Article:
An alternative to air travel?

The CEOs of the aviation industry are worried that the flight embarrassment could endanger passenger traffic and in some countries this seems to be already happening. Swedavia, the airline that operates ten of Sweden’s busiest airports, reports a decline of 4% for passengers in 2019 compared to the previous year. The decrease is mainly for domestic travel, while the number of international passengers has decreased to a lesser extent. However, European air traffic continues have grown by 4.2% in 2019..

It is too early to say whether the revival of the night train is a constant trend caused by flight of shame. However, environmental awareness still motivates passengers’ choices.

Researchers who have recently studied user profiles in different markets have identified a new one: “ecological traveler”. People who fall into this market segment try to maintain a lifestyle that is as environmentally friendly as possible – and that includes reducing the number of flights they make.

But researchers have found that awareness of the environmental crisis does not automatically translate into behavioral changes, such as choosing other modes of transport over air travel. Most often, distance or price are more powerful motives, especially for short and medium routes.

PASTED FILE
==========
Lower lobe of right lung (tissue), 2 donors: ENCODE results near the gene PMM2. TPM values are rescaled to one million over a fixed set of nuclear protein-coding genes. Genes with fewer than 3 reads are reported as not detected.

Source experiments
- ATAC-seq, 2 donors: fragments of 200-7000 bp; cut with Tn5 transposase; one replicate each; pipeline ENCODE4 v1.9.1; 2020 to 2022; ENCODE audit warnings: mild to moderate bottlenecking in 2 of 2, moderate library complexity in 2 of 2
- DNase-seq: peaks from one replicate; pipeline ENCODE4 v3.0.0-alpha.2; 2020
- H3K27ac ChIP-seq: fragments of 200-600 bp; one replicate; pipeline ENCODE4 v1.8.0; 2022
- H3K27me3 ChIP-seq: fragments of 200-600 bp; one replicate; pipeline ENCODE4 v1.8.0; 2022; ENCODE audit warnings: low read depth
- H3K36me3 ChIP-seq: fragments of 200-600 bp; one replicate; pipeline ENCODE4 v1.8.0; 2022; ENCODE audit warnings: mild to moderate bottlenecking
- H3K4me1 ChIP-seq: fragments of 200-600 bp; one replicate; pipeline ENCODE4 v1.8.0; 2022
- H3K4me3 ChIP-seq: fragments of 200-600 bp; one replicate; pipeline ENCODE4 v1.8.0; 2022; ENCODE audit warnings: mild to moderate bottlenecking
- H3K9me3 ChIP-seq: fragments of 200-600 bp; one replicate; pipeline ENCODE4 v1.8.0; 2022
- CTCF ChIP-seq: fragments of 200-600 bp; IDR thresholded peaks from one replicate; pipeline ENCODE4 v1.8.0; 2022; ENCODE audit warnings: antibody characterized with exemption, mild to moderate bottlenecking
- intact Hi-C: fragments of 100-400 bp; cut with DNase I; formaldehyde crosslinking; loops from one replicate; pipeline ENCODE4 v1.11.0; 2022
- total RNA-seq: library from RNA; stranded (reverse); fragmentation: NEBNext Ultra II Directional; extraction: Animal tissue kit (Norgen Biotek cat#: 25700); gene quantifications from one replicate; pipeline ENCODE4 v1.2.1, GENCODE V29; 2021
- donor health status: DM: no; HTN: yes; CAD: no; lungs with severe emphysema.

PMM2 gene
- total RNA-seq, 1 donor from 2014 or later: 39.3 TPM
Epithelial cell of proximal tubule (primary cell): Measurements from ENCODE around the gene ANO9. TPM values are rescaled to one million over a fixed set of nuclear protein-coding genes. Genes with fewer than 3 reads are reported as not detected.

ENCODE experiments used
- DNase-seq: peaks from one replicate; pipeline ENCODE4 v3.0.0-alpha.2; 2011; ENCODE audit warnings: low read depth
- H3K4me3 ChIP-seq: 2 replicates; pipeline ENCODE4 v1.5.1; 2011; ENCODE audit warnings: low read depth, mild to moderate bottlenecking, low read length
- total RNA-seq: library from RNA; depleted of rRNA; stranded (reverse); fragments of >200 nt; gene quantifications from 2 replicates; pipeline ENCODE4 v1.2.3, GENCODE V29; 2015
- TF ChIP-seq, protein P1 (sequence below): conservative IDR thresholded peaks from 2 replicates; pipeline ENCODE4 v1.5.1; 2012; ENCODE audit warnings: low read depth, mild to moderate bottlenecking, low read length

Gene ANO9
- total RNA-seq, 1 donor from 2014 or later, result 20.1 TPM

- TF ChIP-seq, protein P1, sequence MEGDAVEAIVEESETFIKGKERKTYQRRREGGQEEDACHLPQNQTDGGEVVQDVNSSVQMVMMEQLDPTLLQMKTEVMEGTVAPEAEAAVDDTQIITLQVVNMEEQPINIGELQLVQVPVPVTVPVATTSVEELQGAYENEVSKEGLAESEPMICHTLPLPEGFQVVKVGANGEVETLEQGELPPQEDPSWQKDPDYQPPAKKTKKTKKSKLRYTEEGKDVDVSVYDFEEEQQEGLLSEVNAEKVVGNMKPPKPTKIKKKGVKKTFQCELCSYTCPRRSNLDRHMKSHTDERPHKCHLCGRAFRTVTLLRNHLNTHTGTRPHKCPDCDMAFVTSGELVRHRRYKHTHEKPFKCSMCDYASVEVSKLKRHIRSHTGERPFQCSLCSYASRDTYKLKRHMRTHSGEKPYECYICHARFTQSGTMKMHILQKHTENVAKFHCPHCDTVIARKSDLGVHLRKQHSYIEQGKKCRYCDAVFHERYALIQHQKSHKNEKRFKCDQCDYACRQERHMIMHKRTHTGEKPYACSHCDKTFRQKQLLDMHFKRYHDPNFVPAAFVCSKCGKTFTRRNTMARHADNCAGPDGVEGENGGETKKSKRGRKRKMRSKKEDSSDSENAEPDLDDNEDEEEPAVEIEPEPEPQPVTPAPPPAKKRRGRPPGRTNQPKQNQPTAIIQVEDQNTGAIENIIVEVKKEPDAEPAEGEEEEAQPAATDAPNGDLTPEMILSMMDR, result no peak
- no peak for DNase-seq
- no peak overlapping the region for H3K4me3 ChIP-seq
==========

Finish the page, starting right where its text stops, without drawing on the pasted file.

A recent study from the Netherlands found that passengers traveling for leisure seem to be most attracted to the possibility of night trains. It is possible that night train services simply generate new demand from these customers instead of replacing existing airline passengers. Researchers found that 40% of business travelers still chose to fly the day before and stay at a hotel instead, although many find the relative comfort of sleeping trains attractive.

Air travel is expensive, do we have to go back to the sleeping trains?
Sleeping trains may appeal to tourists, but can they offer an alternative to frequent business travelers? Source: helivideo / iStock

Research conducted on behalf of the European Parliament is much more pessimistic, concluding that there are more challenges than opportunities to increase night trains in Europe. Chief among them is the continued growth of low-cost airlines. Infrastructure costs they are currently banning long-distance night trains, which could tempt more passengers than these planes. Subsidies and investments may be needed to expand the rail networks in order for the sector to compete with aviation. Get airlines to pay fuel duty can also help.

Meanwhile, flight of shame it can still be effective if it means that people keep up the pressure on the aviation industry to reform and reduce its growing carbon footprint.

Enrique Papa, Senior Lecturer in Transport Planning, University of Westminster

This article has been republished by The conversation under a Creative Commons license. Read on original article.